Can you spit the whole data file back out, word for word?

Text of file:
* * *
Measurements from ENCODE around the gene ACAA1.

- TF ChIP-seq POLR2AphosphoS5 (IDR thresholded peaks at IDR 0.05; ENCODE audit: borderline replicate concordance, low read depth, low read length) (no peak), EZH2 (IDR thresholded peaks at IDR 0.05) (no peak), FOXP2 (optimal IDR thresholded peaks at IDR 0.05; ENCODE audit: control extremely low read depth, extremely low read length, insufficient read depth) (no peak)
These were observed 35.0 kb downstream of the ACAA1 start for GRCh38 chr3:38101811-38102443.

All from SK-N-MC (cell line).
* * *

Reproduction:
Measurements from ENCODE around the gene ACAA1.

- TF ChIP-seq POLR2AphosphoS5 (IDR thresholded peaks at IDR 0.05; ENCODE audit: borderline replicate concordance, low read depth, low read length) (no peak), EZH2 (IDR thresholded peaks at IDR 0.05) (no peak), FOXP2 (optimal IDR thresholded peaks at IDR 0.05; ENCODE audit: control extremely low read depth, extremely low read length, insufficient read depth) (no peak)
These were observed 35.0 kb downstream of the ACAA1 start for GRCh38 chr3:38101811-38102443.

All from SK-N-MC (cell line).